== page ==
[pdftex] Tilde character in url.

Ross Moore ross at ics.mq.edu.au
Sat Apr 10 02:29:26 CEST 2010

Hi Andres, and John,

On 10/04/2010, at 5:29 AM, Andres Lahe wrote:

> John Culleton wrote:
>> On Friday 09 April 2010 14:08:02 Reinhard Kotucha wrote:
>>> On 9 April 2010 John Culleton wrote: > In plain pdftex I am  
>>> typing the following url: > \url{http://www.tux.org/~milgram/ 
>>> bookland} > {http://www.tux.org/~milgram/bookland} > > The  
>>> problem is the tilde character. TeX persists in treating it >  
>>> either as an unbreakable space or as an accent over the following  
>>> > character. The tag \tilde only works in math mode and again it  
>>> > wants to be on top of the next character. The tilde is an  
>>> active character. \bgroup\catcode`\~=12 \url{http://www.tux.org/ 
>>> ~milgram/bookland} {http://www.tux.org/~milgram/bookland} \egroup  
>>> You can also try \~{}. The empty group prevents TeX from putting  
>>> it over the following character. Regards, Reinhard
>> First thanks to those who responded. The problem is not just  
>> printing the character but also passing it on to the local web  
>> browser. Your first solution, with the \catcode change enclosed in  
>> \bgroup \egroup etc. is the one that works. The second suggestion  
>> with \~{} prints OK but does not reproduce properly in the url. I  
>> did not try Wouter's suggestions, since yours came first, and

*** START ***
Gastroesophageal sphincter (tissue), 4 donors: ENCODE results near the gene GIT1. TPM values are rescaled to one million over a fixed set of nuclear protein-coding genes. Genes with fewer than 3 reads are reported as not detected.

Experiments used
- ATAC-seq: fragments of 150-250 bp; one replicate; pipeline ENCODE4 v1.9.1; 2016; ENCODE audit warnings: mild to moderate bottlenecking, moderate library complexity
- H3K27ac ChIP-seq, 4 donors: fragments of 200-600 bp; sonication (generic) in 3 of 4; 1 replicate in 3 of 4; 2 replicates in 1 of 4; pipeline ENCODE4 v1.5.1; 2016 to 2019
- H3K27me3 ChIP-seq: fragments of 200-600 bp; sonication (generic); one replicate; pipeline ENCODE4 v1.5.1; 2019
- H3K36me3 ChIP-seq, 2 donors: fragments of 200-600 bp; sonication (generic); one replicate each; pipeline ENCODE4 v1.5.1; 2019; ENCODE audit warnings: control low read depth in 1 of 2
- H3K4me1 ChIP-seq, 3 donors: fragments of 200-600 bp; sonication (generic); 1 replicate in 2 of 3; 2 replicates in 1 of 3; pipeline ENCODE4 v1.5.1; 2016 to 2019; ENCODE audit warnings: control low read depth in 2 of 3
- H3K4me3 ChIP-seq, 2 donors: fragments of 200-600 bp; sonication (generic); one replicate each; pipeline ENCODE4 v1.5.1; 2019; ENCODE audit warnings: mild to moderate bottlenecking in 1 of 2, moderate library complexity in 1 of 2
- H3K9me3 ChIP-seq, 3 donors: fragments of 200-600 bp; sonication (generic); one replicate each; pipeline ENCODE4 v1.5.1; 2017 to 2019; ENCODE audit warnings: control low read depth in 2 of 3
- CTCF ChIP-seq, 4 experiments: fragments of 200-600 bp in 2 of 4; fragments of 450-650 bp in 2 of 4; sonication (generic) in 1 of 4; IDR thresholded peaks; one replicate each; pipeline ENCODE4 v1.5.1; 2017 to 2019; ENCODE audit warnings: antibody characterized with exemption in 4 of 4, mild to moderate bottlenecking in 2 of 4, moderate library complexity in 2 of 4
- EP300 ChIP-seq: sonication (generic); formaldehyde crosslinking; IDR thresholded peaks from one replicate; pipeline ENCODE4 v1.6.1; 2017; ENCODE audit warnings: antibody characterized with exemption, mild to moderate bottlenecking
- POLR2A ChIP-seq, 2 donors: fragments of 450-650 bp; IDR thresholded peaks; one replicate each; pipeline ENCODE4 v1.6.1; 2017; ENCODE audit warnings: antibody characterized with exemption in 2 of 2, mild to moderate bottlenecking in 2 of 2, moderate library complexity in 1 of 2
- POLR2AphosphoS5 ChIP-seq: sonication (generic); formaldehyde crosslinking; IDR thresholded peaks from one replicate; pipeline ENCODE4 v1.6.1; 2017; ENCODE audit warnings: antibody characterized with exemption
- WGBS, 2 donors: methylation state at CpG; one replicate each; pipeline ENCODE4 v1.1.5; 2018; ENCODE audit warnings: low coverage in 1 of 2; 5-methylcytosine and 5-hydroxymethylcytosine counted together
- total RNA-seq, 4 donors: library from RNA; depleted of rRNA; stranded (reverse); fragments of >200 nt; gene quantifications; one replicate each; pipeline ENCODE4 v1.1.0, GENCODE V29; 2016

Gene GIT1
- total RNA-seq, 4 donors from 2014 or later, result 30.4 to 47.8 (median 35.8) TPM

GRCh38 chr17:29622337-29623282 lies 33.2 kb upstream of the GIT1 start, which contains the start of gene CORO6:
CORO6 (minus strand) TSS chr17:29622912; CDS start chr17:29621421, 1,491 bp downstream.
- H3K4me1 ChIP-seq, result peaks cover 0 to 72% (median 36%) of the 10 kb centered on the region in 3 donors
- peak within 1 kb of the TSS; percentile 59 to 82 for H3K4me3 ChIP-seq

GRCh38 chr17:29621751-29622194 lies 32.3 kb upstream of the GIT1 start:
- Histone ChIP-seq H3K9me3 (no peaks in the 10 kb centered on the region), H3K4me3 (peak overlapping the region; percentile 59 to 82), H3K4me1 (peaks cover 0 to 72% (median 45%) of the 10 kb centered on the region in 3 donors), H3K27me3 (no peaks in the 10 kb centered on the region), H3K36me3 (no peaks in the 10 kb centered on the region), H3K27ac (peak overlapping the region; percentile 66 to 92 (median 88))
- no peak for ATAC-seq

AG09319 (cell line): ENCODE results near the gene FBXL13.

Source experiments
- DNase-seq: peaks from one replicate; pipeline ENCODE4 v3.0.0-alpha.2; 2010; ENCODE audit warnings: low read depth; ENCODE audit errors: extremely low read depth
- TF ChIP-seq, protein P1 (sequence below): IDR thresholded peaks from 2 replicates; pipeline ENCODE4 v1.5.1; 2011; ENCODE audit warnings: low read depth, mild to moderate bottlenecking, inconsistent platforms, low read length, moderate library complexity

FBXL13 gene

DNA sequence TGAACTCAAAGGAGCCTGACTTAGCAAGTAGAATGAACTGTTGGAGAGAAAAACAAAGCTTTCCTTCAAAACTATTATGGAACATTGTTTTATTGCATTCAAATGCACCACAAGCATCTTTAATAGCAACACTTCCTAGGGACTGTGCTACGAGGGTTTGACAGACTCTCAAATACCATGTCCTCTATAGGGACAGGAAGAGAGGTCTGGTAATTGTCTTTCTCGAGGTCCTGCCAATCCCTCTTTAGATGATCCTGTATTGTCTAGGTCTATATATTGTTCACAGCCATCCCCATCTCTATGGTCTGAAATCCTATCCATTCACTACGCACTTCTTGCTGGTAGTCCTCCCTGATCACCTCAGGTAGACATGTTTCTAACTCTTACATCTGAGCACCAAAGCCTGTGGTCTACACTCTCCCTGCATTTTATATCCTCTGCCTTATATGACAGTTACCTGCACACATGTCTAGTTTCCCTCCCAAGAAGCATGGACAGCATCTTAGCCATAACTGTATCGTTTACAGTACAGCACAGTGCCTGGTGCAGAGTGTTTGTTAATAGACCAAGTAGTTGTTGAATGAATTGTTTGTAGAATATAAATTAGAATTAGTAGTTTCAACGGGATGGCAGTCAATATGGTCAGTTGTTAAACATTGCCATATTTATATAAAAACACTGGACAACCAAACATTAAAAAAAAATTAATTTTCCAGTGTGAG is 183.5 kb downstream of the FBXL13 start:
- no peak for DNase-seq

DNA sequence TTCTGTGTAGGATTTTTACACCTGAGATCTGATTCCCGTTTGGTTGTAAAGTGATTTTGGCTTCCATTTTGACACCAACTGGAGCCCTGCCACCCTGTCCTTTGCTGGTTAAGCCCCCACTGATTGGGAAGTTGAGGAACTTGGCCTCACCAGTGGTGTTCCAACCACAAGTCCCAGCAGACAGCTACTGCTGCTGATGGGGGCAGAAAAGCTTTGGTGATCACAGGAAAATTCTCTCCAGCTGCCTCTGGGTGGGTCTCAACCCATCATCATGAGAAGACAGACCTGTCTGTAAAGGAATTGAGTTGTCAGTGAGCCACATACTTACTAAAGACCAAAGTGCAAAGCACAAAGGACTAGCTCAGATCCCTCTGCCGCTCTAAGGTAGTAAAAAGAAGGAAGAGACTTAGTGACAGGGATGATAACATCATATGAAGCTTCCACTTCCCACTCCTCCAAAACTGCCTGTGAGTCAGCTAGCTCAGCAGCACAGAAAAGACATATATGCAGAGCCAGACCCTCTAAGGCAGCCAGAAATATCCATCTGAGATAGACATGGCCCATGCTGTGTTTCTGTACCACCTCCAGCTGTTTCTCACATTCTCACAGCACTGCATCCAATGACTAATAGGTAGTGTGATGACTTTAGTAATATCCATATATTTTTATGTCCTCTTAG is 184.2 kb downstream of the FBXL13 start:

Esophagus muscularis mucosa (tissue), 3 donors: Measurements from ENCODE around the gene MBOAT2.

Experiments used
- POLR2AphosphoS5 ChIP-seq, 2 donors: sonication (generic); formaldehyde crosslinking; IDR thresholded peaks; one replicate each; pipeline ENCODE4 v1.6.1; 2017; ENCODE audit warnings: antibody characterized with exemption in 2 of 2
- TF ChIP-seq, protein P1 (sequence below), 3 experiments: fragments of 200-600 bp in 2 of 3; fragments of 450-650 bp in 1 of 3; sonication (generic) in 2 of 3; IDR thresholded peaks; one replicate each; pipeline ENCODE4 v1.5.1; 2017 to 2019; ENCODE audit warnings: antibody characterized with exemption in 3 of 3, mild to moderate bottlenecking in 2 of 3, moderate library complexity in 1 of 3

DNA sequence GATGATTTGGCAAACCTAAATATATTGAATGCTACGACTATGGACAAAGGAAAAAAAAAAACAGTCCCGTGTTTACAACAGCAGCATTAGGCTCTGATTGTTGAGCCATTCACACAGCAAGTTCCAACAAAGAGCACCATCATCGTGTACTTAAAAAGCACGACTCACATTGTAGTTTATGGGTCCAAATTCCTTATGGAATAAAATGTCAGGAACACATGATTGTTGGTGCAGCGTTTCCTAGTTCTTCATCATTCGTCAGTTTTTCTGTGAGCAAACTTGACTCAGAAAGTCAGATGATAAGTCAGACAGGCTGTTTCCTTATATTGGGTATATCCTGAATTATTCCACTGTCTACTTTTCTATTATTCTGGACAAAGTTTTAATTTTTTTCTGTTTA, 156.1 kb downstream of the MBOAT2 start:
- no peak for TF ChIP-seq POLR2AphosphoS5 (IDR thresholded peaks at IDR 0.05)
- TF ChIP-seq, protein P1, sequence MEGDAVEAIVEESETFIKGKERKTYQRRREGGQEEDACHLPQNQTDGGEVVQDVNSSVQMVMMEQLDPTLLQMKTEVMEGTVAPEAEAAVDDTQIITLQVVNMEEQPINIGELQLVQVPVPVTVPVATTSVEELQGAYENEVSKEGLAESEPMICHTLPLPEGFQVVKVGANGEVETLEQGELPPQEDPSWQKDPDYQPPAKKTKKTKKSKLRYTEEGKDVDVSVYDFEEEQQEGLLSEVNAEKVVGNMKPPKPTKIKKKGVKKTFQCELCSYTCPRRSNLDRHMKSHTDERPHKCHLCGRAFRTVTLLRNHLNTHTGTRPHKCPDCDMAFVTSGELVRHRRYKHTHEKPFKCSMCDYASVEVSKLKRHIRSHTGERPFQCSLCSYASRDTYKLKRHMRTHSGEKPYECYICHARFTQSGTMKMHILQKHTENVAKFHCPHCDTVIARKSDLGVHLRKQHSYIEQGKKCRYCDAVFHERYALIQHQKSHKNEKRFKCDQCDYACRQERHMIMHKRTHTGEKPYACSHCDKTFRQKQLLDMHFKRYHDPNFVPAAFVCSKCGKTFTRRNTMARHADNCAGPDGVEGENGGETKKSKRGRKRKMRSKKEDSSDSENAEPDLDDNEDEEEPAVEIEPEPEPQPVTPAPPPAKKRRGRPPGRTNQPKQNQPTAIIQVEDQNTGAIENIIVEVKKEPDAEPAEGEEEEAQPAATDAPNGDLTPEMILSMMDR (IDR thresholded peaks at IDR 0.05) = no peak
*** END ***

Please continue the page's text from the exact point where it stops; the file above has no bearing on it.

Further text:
>> works :<) Now I have to republish the e-book wherever it exists :<(
> For pdflatex I use  \string~   \hyperbaseurl{http://staff.ttu.ee/ 
> \string~alahe/konspekt/myCD/}
> and it works: http://staff.ttu.ee/%7Ealahe/konspekt/myCD/ 
> opik_eme_html.pdf

There is a good solution, which has not been mentioned yet.
It is due to Donald Arseneau, back in 1996,
using the  \urldef  macro defined in his package  url.sty .

In your preamble load packages and make declarations as follows:


  ... specify further URLs here ....

\usepackage[... options...]{hyperref}

Now in the body of your document you can simply use:


to get an active URL, properly typeset.

There is no messing around with catcodes or other fake character
constructions in the body of your (La)TeX source, and even long URLs
break in appropriate places.

Beware to make all your uses of \urldef come *before*
loading  {hyperref}  because then \url  gets redefined,
and the   \urldef\<cs-name>\url  sequence will no longer
work as designed within  url.sty .
However, the attached .tex file shows how even this limitation
can be easily overcome.

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Any suggestion to use the %7E syntax within (La)TeX documents
is fraught with danger --- of course using  \%7E .
Imagine what would happen if the user forgot to escape the % !!

The processing would most certainly fail and the error messages
would be totally incomprehensible to most users --- even if
they bothered to look at the .log file or console.
Traffic to mailing lists would sky-rocket, following adoption
of such a policy.

> Andres

Hope this helps,


Ross Moore                                       ross at maths.mq.edu.au
Mathematics Department                           office: E7A-419
Macquarie University                             tel: +61 (0)2 9850 8955
Sydney, Australia  2109                          fax: +61 (0)2 9850 8114

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